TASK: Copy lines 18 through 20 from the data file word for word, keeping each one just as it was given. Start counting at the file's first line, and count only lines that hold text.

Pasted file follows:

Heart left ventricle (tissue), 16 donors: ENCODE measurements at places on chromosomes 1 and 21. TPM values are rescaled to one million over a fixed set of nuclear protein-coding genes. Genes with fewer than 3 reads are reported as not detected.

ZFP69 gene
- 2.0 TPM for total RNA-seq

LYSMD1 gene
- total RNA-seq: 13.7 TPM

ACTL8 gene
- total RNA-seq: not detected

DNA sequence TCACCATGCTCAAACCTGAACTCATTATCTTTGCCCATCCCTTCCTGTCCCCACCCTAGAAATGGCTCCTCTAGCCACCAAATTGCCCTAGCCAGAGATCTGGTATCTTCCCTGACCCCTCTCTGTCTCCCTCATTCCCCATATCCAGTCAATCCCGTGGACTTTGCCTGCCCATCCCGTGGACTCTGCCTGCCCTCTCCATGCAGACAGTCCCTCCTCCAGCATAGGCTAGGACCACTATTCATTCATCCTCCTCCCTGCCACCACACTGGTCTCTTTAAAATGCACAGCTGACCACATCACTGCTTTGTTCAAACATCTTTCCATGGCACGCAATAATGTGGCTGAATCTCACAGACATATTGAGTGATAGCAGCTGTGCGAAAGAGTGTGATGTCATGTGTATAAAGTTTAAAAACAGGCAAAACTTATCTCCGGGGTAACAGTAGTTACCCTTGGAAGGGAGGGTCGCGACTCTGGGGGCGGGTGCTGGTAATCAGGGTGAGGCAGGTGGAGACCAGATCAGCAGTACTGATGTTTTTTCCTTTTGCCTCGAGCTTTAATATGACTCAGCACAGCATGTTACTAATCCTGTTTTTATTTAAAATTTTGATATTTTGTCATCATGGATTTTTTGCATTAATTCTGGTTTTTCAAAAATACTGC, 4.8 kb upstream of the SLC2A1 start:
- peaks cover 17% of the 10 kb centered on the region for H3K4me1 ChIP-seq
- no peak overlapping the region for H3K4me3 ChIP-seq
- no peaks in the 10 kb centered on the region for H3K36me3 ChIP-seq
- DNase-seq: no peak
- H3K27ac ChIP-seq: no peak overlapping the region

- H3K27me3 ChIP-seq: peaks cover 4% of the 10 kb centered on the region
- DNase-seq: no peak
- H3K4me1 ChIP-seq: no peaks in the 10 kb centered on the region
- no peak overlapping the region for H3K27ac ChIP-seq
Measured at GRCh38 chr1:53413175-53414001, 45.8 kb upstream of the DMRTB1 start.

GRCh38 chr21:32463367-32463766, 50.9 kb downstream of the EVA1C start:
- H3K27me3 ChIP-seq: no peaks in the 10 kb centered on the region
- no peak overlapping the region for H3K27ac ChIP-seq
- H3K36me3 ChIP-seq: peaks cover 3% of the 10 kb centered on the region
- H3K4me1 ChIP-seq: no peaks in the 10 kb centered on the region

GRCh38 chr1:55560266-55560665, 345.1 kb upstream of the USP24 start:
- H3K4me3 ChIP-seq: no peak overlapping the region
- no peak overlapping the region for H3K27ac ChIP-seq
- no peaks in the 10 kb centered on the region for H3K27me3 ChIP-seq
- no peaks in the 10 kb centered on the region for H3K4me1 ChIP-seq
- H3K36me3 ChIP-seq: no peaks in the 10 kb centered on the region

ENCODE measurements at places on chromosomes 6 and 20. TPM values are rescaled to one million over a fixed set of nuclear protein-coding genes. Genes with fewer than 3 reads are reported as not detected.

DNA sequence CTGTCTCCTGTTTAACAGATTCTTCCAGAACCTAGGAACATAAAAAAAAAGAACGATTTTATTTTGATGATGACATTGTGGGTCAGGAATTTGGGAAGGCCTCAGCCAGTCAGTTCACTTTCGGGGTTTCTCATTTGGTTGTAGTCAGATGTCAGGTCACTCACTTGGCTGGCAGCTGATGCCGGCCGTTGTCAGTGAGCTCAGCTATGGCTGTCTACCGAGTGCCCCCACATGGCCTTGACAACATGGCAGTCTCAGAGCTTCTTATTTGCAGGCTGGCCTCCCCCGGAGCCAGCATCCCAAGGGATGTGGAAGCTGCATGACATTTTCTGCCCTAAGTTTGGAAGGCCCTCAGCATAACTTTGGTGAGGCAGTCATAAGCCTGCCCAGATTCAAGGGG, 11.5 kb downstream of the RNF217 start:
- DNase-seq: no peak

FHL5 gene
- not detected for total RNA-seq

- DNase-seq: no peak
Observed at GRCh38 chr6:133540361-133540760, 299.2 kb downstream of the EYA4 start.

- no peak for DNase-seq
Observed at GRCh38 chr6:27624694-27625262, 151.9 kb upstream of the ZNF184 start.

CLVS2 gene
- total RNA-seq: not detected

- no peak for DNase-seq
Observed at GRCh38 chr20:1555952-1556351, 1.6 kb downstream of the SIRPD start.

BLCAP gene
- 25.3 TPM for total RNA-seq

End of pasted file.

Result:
Measured at GRCh38 chr1:53413175-53414001, 45.8 kb upstream of the DMRTB1 start.

GRCh38 chr21:32463367-32463766, 50.9 kb downstream of the EVA1C start:
- H3K27me3 ChIP-seq: no peaks in the 10 kb centered on the region